Jenny is working on a picture book (which I hope she won’t mind me saying!!), where of course illustration plays a big part, and how picture book writers convey their desired artwork to the artist or to a publisher without any drawings completed, was subsequently also a topic of discussion. Malachy Doyle previously said that he sometimes writes in brackets under his text what sort of picture is needed to complement his story at certain points, when he thought it wasn’t fully clear and the author/illustrator Alex T Smith had agreed this was sometimes useful but also that he liked the freedom to draw independently, so perhaps a happy medium can sometimes be struck, depending on the story. I would quite like some illustrations in my own book if it were to be published but… that’s for another day!

A final note from this was discussing the idea of finding a children’s author as mentor – someone to look over our work before we send it on to publishers or agents and I think this, once I’m happy with ‘The Draft’, might have to be my next step!

News now: On Saturday, I will be attending a one-off creative writing workshop with the lovely Bernie McGill in Ballycastle and… Blackstaff Press is now accepting submissions for fantasy and children’s books! News indeed! (Also, I got a mention on Lemn Sissay’s blog, so I’m very chuffed about that!)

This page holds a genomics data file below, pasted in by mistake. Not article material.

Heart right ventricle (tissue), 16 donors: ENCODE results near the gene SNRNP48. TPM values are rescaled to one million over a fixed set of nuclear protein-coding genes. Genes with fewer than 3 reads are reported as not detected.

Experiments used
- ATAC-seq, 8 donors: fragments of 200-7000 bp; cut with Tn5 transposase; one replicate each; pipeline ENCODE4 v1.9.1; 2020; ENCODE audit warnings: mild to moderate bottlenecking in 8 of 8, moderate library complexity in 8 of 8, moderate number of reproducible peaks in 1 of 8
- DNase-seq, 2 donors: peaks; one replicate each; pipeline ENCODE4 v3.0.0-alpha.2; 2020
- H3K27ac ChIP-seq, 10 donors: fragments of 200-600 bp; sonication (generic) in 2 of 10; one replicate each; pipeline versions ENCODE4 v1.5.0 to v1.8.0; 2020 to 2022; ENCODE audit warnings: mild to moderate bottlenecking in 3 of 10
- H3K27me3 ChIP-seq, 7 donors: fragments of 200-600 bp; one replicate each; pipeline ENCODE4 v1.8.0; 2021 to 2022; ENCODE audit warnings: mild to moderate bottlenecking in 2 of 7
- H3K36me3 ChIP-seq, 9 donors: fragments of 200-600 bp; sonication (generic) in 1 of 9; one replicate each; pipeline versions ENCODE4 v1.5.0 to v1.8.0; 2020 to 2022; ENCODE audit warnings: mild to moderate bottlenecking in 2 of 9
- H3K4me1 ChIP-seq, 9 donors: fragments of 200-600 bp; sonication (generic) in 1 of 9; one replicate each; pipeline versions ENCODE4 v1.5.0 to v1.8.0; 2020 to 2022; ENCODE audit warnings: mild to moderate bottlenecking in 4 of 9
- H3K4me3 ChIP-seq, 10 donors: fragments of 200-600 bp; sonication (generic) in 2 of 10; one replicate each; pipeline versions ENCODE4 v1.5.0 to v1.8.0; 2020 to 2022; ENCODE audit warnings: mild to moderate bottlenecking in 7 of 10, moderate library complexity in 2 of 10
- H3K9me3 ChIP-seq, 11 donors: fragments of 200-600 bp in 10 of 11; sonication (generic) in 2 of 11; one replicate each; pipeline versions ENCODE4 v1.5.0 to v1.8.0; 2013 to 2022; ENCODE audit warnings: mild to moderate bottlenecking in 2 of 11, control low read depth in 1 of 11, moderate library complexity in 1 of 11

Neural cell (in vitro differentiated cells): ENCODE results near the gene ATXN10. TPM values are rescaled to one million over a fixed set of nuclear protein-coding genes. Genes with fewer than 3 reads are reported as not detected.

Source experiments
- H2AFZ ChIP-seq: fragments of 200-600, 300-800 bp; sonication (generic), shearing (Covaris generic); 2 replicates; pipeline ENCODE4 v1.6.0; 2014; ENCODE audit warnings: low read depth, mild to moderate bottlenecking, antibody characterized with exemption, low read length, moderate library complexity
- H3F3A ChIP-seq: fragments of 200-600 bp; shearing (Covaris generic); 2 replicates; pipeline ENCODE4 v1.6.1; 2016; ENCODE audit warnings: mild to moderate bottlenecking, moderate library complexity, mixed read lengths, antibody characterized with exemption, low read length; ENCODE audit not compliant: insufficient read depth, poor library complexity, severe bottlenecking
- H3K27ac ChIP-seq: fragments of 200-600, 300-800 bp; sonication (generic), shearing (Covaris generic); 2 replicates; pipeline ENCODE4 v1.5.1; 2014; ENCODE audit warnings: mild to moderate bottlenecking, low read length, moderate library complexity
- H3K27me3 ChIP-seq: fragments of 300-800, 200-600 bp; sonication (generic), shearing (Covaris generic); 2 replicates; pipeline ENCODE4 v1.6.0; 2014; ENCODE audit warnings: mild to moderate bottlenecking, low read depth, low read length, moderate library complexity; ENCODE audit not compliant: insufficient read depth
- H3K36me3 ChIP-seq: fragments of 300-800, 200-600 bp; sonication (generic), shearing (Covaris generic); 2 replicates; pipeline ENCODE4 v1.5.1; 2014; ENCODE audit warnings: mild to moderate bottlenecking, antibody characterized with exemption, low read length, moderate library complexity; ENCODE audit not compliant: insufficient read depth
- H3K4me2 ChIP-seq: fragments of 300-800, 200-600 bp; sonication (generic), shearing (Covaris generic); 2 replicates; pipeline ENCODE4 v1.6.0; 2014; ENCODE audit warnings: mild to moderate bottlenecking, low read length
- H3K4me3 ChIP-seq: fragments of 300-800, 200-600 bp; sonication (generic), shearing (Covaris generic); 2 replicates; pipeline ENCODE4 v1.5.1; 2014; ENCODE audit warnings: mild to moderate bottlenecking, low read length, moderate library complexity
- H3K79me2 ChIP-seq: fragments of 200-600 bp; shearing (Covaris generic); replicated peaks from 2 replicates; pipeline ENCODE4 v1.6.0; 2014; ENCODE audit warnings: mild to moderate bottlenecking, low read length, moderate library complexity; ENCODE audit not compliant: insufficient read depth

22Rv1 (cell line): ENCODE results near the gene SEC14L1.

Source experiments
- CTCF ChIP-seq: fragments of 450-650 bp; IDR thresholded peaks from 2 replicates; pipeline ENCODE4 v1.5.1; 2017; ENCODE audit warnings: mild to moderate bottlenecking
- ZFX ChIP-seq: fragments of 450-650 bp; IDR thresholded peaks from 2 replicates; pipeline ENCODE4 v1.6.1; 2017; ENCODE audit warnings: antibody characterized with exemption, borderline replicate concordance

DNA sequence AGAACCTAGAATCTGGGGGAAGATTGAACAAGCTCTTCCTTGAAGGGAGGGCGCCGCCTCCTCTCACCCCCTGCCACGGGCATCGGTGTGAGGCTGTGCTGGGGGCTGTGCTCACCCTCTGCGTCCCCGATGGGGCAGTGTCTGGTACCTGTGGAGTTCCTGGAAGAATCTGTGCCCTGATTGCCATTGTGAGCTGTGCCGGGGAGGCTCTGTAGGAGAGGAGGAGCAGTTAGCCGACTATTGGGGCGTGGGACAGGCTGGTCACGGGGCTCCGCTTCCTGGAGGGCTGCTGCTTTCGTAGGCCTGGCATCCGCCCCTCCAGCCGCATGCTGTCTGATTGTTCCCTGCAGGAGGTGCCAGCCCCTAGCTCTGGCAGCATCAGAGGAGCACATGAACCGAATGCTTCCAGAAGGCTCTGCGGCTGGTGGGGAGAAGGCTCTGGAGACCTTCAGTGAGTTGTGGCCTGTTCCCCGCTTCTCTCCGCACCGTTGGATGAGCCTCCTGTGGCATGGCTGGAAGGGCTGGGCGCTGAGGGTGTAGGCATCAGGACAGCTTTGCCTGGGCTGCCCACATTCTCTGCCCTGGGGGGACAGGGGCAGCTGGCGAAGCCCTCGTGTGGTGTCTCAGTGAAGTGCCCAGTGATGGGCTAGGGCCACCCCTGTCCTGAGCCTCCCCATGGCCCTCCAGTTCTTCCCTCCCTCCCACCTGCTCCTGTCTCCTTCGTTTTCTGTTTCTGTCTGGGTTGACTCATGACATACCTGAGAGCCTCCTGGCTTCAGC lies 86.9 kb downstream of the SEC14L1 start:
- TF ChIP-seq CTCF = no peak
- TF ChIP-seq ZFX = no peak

Ok, now for the poems….

Day 20 of Image  served up a prompt of writing a poem which incorporated at least five of a long list of suggested words… I chose ‘owl’, ‘elusive’, ‘abscond’, ‘willowy’ and ‘ghost’ as mine.


It’s quiet at night


Elusive, she moves swiftly


A ghost in the night

at Midnight

She flits, takes flight

delicate – willowy

A sliver of shadow

a silver shape

made by the moon

at Midnight

Curious and cunning

wise as an owl

She knows – she moves

to abscond

For it is dark and it is damp

and she is alone

At Midnight.


Meanwhile, Day 21 prompted us to re-write Frank O’Hara’s ‘Lines for the Fortune Cookies’ poem, which had 29 ‘fortunes’! I did write 29 but I’m posting just a few here as otherwise, this post is never going to end!

Lines for the Fortune Cookies

Yearning for it isn’t enough – seek it

The ring you wear will sparkle with hope

Tomorrow you will bake a cake of favours

Yesterday yields yellow tears

The future is paint, smeared

The sun will melt your anxiety

Debt decays with your investment

Look in the mirror and SMILE!

Never say you don’t care

Desire the fate you make

Just think on it.

(ok, that’s 11 – enough for now!)

Leave a comment

Filed under Uncategorized

Leave a Reply

Fill in your details below or click an icon to log in: Logo

You are commenting using your account. Log Out / Change )

Twitter picture

You are commenting using your Twitter account. Log Out / Change )

Facebook photo

You are commenting using your Facebook account. Log Out / Change )

Google+ photo

You are commenting using your Google+ account. Log Out / Change )

Connecting to %s